Testament also has these two meanings -- cf. Aristotle, "Pol.",
"V. H." viii. 9, re Archelaus king of Macedon, concerning whom Aristotle, "Pol." v. 10. 1311
"Pol." v. 11. 10, in illustration of the tyrant's usual method of raising money.
The favorite of Apollo while sojourning on earth in the character of a shepherd lad named "Pol."
See also In Eth. prologue 4, where St. Thomas, following more closely the Aristotelian doctrine of Pol. i. 2, no longer believes the Avicennian reasoning to be capable of demonstrating the conclusion that man is a political animal.
Since the state is a perfect whole, it must consist of parts which differ among themselves specifically In Pol. ii.
This is neither here nor in Pol. i. 1 the Aristotelian clanvillage, but the street of the medieval town, called vicus e.g., Vicus Straminis.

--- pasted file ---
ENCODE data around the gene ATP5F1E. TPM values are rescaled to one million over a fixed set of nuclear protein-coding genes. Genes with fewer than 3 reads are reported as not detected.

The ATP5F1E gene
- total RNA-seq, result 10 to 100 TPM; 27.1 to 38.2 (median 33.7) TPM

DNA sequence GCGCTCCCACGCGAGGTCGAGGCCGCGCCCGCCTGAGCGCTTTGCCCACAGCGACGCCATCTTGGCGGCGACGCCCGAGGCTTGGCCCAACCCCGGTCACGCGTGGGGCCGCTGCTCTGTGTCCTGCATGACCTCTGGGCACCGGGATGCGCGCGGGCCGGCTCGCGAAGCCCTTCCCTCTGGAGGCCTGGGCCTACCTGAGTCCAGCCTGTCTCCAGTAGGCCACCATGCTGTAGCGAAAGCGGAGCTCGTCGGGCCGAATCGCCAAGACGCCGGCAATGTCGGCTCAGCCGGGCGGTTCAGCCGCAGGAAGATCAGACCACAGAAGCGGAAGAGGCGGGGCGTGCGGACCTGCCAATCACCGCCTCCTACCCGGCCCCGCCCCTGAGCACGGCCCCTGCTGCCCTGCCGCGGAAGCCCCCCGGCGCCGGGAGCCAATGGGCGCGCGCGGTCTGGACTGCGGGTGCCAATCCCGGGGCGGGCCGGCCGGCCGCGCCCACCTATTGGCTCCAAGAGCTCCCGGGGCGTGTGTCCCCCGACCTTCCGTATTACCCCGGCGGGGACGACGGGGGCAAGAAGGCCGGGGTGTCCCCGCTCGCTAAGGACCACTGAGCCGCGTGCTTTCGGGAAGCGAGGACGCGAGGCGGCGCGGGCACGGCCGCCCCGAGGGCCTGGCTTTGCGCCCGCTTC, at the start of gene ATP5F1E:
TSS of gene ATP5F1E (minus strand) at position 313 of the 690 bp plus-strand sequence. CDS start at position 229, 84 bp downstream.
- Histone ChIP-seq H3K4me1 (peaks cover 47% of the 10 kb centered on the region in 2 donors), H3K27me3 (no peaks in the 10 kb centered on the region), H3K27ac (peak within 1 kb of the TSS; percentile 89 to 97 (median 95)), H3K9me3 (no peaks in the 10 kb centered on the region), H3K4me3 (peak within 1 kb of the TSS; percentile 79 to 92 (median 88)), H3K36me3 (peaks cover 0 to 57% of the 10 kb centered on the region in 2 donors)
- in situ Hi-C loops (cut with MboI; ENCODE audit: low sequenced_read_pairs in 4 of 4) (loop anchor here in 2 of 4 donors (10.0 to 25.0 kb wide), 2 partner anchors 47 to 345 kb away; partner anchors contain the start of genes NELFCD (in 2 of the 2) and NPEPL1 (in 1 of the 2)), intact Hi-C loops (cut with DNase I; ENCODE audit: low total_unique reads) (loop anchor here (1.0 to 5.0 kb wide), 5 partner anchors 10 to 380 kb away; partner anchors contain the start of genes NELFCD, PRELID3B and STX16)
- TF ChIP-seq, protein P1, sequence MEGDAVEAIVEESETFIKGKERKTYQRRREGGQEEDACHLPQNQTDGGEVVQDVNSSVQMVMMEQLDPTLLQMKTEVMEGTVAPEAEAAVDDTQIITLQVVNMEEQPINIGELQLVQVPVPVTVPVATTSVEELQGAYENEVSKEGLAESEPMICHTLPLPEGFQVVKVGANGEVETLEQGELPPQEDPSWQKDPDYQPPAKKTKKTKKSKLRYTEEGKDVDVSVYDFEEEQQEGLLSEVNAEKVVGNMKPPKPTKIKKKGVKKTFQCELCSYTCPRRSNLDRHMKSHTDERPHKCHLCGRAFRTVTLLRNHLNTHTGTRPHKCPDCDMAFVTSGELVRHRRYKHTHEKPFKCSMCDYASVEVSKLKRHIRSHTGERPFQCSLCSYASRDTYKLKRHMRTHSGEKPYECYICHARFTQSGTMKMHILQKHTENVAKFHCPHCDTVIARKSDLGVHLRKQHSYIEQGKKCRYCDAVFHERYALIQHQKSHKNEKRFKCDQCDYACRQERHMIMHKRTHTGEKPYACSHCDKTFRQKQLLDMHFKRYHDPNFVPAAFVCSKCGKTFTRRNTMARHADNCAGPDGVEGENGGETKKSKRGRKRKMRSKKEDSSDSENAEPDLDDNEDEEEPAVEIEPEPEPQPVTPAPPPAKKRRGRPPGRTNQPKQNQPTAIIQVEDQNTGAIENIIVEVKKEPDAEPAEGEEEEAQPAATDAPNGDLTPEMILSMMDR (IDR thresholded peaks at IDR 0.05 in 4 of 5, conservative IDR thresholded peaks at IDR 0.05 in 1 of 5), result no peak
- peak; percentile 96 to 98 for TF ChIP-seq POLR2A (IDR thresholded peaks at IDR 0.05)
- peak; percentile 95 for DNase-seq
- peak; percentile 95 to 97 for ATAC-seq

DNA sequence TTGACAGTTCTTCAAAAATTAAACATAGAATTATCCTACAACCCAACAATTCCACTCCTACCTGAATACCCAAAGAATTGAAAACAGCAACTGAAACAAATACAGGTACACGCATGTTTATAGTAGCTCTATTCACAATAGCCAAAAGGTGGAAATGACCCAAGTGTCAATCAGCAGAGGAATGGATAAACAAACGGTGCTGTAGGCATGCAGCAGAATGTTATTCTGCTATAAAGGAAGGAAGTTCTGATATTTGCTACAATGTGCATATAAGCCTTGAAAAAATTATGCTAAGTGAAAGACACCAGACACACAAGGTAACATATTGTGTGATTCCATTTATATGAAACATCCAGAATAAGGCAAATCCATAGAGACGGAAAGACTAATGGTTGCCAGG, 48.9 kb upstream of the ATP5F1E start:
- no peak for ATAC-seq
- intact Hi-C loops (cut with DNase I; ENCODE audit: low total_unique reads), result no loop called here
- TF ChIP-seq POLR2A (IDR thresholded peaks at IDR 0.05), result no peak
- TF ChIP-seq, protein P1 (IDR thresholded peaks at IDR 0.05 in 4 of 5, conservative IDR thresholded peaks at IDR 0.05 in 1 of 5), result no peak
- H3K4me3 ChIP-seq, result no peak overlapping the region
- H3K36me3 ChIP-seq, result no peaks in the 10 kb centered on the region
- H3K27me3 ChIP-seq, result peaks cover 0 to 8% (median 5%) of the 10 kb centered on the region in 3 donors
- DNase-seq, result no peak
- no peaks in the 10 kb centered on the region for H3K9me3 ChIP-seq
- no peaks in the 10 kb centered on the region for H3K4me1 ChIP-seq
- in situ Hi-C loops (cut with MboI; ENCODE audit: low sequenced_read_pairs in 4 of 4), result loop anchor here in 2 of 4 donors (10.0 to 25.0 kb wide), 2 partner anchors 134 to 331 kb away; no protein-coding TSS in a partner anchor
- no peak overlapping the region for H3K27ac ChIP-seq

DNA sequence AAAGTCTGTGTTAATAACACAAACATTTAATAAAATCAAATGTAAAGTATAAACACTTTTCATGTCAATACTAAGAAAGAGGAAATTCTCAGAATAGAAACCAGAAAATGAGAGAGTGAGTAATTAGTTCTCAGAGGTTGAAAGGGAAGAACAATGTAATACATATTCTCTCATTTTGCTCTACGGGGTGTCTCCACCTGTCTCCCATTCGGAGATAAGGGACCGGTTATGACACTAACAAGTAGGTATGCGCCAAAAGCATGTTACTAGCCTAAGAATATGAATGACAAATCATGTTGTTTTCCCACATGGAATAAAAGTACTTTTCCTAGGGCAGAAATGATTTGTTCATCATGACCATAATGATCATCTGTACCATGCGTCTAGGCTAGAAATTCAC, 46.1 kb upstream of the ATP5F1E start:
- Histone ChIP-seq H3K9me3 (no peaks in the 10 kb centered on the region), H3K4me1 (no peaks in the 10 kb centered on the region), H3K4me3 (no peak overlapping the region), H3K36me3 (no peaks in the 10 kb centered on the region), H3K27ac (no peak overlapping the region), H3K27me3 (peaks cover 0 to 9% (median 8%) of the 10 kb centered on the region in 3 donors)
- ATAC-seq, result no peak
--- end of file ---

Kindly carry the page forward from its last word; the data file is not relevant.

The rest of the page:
“The people for the most part fail to use reason” In Pol. iv.
"But at what time," says the judicious Hooker (Eccl. Pol., lib. i., s. 6), "a man may be said to have attained so far forth the use of reason as sufficeth to make him capable of those laws whereby he is then bound to guide his actions; this is a great deal more easy for sense to discern than for any one, by skill and learning, to determine."
8Although there is no doubt about the fact that Pol. v. 11 is the source of this section, yet the text cannot be shown to depend literally on this source.